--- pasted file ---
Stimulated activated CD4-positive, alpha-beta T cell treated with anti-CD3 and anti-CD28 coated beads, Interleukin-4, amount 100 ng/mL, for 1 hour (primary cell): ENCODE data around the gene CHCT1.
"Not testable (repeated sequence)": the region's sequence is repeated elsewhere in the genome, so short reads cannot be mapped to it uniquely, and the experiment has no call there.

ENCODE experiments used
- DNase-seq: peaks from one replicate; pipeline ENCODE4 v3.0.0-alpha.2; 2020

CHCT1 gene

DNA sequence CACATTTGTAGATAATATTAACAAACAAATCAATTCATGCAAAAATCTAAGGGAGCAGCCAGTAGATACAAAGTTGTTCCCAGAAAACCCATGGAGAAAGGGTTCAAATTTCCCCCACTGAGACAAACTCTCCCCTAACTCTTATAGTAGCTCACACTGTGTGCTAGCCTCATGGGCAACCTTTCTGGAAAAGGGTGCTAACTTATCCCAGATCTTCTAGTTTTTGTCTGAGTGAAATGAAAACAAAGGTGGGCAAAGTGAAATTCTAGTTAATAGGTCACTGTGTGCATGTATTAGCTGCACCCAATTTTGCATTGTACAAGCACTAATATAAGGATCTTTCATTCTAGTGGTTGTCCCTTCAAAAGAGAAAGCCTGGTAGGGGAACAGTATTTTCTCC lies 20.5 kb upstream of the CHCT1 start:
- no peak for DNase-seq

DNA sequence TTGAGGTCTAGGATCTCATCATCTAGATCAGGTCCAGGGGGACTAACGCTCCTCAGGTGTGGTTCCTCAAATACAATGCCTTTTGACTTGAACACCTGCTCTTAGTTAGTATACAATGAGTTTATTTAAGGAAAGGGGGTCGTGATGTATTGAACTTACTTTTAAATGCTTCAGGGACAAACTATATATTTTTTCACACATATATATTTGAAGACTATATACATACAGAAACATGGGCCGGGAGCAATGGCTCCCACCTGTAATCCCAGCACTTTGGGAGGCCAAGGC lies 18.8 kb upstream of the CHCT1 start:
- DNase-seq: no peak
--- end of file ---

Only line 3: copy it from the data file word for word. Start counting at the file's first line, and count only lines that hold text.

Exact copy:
ENCODE experiments used